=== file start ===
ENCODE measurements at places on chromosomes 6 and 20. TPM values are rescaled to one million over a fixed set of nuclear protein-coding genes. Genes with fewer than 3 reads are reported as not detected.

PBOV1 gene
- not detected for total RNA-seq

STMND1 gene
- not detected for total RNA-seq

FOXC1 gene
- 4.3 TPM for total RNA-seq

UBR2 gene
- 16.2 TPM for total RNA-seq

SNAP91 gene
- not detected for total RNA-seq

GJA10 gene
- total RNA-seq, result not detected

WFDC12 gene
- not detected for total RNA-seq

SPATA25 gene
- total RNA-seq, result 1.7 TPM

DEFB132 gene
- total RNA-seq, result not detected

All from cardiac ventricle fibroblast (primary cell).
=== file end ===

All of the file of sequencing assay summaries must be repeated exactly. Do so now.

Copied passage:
ENCODE measurements at places on chromosomes 6 and 20. TPM values are rescaled to one million over a fixed set of nuclear protein-coding genes. Genes with fewer than 3 reads are reported as not detected.

PBOV1 gene
- not detected for total RNA-seq

STMND1 gene
- not detected for total RNA-seq

FOXC1 gene
- 4.3 TPM for total RNA-seq

UBR2 gene
- 16.2 TPM for total RNA-seq

SNAP91 gene
- not detected for total RNA-seq

GJA10 gene
- total RNA-seq, result not detected

WFDC12 gene
- not detected for total RNA-seq

SPATA25 gene
- total RNA-seq, result 1.7 TPM

DEFB132 gene
- total RNA-seq, result not detected

All from cardiac ventricle fibroblast (primary cell).